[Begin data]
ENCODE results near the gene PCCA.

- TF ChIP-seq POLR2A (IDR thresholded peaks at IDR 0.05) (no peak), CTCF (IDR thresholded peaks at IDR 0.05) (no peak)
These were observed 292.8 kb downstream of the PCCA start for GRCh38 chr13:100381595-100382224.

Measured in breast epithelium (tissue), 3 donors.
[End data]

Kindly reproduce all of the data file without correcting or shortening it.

ENCODE results near the gene PCCA.

- TF ChIP-seq POLR2A (IDR thresholded peaks at IDR 0.05) (no peak), CTCF (IDR thresholded peaks at IDR 0.05) (no peak)
These were observed 292.8 kb downstream of the PCCA start for GRCh38 chr13:100381595-100382224.

Measured in breast epithelium (tissue), 3 donors.